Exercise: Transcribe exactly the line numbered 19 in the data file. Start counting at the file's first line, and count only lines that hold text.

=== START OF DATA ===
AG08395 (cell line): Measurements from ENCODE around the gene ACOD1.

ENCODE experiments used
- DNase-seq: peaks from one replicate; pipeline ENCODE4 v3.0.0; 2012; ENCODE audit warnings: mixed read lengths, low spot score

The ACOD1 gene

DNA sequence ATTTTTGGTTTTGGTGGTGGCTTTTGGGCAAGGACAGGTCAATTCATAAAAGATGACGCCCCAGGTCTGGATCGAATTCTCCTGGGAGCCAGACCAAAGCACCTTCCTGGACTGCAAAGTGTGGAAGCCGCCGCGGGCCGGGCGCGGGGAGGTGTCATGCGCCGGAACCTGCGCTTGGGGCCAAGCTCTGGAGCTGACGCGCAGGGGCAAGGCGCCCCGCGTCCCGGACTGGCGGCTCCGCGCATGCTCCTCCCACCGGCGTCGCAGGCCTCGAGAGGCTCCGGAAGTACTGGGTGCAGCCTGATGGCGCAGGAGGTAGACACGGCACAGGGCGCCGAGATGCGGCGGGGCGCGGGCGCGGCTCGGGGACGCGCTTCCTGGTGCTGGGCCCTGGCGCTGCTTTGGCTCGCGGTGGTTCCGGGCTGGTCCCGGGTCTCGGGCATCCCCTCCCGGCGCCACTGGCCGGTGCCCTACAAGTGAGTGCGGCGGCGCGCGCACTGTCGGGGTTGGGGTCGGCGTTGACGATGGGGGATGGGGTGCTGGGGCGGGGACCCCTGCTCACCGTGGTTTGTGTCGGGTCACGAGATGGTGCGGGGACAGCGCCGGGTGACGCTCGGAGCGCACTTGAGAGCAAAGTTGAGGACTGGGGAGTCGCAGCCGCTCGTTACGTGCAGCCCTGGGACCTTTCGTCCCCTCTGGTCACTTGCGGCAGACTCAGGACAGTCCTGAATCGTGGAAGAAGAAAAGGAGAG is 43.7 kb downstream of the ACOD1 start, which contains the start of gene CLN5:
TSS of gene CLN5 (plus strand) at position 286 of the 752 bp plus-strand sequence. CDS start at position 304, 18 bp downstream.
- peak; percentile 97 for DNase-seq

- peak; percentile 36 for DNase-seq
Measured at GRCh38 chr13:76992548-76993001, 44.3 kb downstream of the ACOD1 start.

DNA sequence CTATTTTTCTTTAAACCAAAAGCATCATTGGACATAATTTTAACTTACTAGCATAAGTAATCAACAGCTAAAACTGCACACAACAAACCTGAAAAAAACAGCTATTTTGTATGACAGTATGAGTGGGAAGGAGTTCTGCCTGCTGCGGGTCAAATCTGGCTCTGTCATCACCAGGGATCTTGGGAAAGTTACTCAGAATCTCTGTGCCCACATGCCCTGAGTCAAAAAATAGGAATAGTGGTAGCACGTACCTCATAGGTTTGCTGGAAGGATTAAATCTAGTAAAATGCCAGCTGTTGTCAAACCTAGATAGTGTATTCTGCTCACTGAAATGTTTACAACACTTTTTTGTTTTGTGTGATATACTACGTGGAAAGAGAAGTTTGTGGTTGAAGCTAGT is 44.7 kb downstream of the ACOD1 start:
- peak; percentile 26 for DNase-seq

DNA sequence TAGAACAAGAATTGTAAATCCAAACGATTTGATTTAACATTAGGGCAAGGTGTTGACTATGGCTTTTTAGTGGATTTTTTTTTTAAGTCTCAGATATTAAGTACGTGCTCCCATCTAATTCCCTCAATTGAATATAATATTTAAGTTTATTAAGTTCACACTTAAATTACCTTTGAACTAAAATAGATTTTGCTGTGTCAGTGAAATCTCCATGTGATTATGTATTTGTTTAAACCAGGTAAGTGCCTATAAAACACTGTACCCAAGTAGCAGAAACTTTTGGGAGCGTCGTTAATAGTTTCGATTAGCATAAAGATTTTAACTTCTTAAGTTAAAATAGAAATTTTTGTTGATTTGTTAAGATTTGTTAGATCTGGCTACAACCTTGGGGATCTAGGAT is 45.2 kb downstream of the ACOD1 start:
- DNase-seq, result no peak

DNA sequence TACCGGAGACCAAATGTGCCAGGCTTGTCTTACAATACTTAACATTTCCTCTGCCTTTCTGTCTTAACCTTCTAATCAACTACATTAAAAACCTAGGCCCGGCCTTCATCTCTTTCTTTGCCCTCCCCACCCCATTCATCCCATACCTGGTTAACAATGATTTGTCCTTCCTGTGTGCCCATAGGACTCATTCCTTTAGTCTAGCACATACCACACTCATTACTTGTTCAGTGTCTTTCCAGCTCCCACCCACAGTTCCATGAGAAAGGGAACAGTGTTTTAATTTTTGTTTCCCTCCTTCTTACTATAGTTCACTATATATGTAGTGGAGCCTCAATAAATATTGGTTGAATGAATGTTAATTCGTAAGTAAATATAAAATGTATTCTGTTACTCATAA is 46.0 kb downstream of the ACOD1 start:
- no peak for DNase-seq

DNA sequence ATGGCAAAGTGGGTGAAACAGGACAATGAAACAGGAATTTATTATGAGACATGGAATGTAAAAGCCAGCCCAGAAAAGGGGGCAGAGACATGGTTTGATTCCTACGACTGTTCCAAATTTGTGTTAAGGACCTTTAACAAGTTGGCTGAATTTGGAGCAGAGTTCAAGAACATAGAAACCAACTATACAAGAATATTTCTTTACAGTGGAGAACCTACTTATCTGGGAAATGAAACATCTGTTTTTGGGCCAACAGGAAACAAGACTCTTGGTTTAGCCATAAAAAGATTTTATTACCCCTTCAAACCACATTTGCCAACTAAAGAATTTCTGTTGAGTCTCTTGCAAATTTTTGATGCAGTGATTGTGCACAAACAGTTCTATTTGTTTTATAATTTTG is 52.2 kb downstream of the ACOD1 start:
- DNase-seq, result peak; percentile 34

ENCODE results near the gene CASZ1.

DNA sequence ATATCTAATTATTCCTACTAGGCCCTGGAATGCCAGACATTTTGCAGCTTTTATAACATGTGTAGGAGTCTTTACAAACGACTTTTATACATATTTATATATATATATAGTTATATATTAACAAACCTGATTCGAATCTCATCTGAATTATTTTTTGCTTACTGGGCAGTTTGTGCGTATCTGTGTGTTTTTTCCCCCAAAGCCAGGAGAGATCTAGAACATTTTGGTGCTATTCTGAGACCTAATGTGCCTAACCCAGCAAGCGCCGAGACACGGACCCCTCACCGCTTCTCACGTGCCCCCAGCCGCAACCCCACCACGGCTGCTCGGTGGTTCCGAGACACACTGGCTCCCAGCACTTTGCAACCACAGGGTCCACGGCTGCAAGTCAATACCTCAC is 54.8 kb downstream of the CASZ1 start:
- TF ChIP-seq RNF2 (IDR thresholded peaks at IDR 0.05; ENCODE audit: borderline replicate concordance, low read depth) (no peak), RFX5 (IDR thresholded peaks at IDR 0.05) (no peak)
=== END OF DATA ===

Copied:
DNA sequence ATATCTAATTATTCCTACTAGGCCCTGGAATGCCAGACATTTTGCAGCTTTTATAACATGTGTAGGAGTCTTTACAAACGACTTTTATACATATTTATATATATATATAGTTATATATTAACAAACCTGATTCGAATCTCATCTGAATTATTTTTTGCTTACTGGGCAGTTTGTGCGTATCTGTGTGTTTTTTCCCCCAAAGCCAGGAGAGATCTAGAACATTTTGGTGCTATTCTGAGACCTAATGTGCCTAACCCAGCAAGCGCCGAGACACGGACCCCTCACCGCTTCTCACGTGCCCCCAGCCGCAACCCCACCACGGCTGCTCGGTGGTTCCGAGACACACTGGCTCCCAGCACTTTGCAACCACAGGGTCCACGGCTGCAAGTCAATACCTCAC is 54.8 kb downstream of the CASZ1 start: